The story behind the new NASA space travel posters

    (Courtesy of Invisible Creature)

    (Courtesy of Invisible Creature)

    For one designer, creating these posters was like ‘coming full circle’ for his family. 

    NASA has been quite the pop culture darling over this past year. The agency was featured prominently in “The Martian,” starring Matt Damon, and there were those pictures of Pluto before that. Then, in this past week, the internet was buzzing about some really cool looking space posters, put out by NASA’s Jet Propulsion Laboratory.

    For Don Clark of Seattle­ based graphic design firm Invisible Creature, securing a job designing three of these posters was an experience he describes as “coming full circle”.

    An old friend from his days as a musician contacted him with some work. The friend had landed a job at California­ based JPL, where he was helping run a fun, art­ inspired program to assemble a calendar with space­travel themed graphic art for each month, and he wanted Clark to participate.

    Clark agreed, and JPL assigned him posters of Mars, The Grand Tour (the Voyager Mission), and Encelatus (the Casini Mission for Saturn).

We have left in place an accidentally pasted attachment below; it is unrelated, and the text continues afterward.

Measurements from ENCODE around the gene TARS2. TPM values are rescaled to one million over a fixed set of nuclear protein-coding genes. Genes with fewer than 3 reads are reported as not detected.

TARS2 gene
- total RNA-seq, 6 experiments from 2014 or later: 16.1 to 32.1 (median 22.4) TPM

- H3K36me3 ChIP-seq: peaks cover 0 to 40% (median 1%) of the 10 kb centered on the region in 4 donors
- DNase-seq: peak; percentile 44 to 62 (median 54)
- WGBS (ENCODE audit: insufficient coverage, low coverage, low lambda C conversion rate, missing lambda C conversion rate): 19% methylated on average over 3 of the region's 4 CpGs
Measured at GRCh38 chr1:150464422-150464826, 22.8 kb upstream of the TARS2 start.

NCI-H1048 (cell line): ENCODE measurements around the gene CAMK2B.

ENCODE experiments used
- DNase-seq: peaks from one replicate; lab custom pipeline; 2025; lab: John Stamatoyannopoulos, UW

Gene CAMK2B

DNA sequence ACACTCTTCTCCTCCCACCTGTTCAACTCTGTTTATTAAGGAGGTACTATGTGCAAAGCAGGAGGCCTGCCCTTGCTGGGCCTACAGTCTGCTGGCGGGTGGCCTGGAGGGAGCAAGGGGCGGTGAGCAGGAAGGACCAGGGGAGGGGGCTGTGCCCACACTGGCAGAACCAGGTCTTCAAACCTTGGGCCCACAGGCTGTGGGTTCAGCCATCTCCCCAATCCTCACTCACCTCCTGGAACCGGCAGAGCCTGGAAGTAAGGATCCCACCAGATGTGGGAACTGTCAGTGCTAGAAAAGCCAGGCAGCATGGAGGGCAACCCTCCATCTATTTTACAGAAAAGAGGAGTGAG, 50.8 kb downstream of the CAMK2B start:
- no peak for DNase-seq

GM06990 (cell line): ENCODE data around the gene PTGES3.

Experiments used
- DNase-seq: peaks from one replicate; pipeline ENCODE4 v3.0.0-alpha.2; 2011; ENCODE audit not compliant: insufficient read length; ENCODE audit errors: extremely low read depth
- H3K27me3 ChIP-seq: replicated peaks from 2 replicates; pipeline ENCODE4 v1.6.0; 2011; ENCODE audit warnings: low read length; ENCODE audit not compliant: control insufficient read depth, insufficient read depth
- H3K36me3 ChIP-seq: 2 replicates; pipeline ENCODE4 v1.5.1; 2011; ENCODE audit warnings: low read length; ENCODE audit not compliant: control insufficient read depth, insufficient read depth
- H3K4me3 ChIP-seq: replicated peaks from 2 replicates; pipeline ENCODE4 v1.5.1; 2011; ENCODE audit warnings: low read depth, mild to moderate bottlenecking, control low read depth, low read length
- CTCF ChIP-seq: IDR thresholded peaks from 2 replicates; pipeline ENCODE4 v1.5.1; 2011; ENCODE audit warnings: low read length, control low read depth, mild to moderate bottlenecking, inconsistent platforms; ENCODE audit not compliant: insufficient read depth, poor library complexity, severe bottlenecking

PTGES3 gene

He describes the posters as “fun, whimsical takes on space travel.” He explains that NASA gave them themes, planets, and concepts, and they worked from there. 

    “We wanted that nostalgic travel poster charm, but almost in a way where we’re looking 500 years into the future,” he says.

    NASA gave them a lot of creative control, but there was one hard-and-fast rule—they wanted the posters to be rooted in the science of what could potentially be done in the future. 

    The posters are available for free on NASA’s website, but the limited edition prints by Clark’s company are almost sold out. When asked if he expected the posters to take off the way they did, he said with a laugh, “Absolutely not…we had no idea. We were not prepared for this at all.” 

    But getting the job was more meaningful for Clark, not necessarily because of the attention, but instead because his grandfather had worked at NASA as an illustrator for 30 years. He had worked on the very first illustration to go into space, called the Pioneer Plaque

    “It was really cool to get this project, and have this thing come full circle for our family.” 

    Listen to the full interview above. 

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